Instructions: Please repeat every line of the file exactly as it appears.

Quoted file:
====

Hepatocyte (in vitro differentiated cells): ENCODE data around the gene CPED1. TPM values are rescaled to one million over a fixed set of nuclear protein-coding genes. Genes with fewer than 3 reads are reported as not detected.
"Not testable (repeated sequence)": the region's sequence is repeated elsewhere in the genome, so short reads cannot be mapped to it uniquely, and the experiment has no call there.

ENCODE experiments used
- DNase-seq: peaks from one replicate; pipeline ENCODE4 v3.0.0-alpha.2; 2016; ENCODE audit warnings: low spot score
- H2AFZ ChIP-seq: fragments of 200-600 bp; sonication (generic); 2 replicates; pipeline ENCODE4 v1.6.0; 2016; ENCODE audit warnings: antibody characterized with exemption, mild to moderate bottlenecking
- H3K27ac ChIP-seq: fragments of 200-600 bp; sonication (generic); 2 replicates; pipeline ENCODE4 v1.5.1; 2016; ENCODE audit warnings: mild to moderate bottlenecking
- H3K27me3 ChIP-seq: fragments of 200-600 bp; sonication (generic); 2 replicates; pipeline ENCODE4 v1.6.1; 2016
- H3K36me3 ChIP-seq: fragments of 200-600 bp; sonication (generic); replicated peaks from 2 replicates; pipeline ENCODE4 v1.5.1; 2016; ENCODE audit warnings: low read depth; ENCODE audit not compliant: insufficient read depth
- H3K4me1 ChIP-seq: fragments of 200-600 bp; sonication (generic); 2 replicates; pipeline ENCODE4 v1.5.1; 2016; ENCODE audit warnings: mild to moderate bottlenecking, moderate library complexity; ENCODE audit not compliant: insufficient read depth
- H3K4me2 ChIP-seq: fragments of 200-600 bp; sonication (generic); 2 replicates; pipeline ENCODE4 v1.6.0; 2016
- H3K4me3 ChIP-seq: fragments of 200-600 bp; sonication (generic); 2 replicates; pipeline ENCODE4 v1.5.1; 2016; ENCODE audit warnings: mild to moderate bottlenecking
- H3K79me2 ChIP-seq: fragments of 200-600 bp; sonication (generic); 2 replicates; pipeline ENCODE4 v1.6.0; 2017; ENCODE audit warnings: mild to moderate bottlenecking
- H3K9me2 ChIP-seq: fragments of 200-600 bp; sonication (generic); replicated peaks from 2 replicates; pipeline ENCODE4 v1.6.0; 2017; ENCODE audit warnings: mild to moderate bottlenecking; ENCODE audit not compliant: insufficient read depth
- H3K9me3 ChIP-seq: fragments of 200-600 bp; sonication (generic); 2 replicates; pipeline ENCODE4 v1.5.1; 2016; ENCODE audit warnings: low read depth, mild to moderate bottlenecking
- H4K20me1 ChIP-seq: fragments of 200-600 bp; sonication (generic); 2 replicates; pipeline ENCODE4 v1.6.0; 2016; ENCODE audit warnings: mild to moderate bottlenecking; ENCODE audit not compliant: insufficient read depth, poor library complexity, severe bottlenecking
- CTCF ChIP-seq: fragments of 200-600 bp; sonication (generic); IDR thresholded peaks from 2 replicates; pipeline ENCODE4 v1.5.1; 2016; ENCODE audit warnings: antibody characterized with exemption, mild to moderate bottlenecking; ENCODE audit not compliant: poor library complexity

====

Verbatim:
Hepatocyte (in vitro differentiated cells): ENCODE data around the gene CPED1. TPM values are rescaled to one million over a fixed set of nuclear protein-coding genes. Genes with fewer than 3 reads are reported as not detected.
"Not testable (repeated sequence)": the region's sequence is repeated elsewhere in the genome, so short reads cannot be mapped to it uniquely, and the experiment has no call there.

ENCODE experiments used
- DNase-seq: peaks from one replicate; pipeline ENCODE4 v3.0.0-alpha.2; 2016; ENCODE audit warnings: low spot score
- H2AFZ ChIP-seq: fragments of 200-600 bp; sonication (generic); 2 replicates; pipeline ENCODE4 v1.6.0; 2016; ENCODE audit warnings: antibody characterized with exemption, mild to moderate bottlenecking
- H3K27ac ChIP-seq: fragments of 200-600 bp; sonication (generic); 2 replicates; pipeline ENCODE4 v1.5.1; 2016; ENCODE audit warnings: mild to moderate bottlenecking
- H3K27me3 ChIP-seq: fragments of 200-600 bp; sonication (generic); 2 replicates; pipeline ENCODE4 v1.6.1; 2016
- H3K36me3 ChIP-seq: fragments of 200-600 bp; sonication (generic); replicated peaks from 2 replicates; pipeline ENCODE4 v1.5.1; 2016; ENCODE audit warnings: low read depth; ENCODE audit not compliant: insufficient read depth
- H3K4me1 ChIP-seq: fragments of 200-600 bp; sonication (generic); 2 replicates; pipeline ENCODE4 v1.5.1; 2016; ENCODE audit warnings: mild to moderate bottlenecking, moderate library complexity; ENCODE audit not compliant: insufficient read depth
- H3K4me2 ChIP-seq: fragments of 200-600 bp; sonication (generic); 2 replicates; pipeline ENCODE4 v1.6.0; 2016
- H3K4me3 ChIP-seq: fragments of 200-600 bp; sonication (generic); 2 replicates; pipeline ENCODE4 v1.5.1; 2016; ENCODE audit warnings: mild to moderate bottlenecking
- H3K79me2 ChIP-seq: fragments of 200-600 bp; sonication (generic); 2 replicates; pipeline ENCODE4 v1.6.0; 2017; ENCODE audit warnings: mild to moderate bottlenecking
- H3K9me2 ChIP-seq: fragments of 200-600 bp; sonication (generic); replicated peaks from 2 replicates; pipeline ENCODE4 v1.6.0; 2017; ENCODE audit warnings: mild to moderate bottlenecking; ENCODE audit not compliant: insufficient read depth
- H3K9me3 ChIP-seq: fragments of 200-600 bp; sonication (generic); 2 replicates; pipeline ENCODE4 v1.5.1; 2016; ENCODE audit warnings: low read depth, mild to moderate bottlenecking
- H4K20me1 ChIP-seq: fragments of 200-600 bp; sonication (generic); 2 replicates; pipeline ENCODE4 v1.6.0; 2016; ENCODE audit warnings: mild to moderate bottlenecking; ENCODE audit not compliant: insufficient read depth, poor library complexity, severe bottlenecking
- CTCF ChIP-seq: fragments of 200-600 bp; sonication (generic); IDR thresholded peaks from 2 replicates; pipeline ENCODE4 v1.5.1; 2016; ENCODE audit warnings: antibody characterized with exemption, mild to moderate bottlenecking; ENCODE audit not compliant: poor library complexity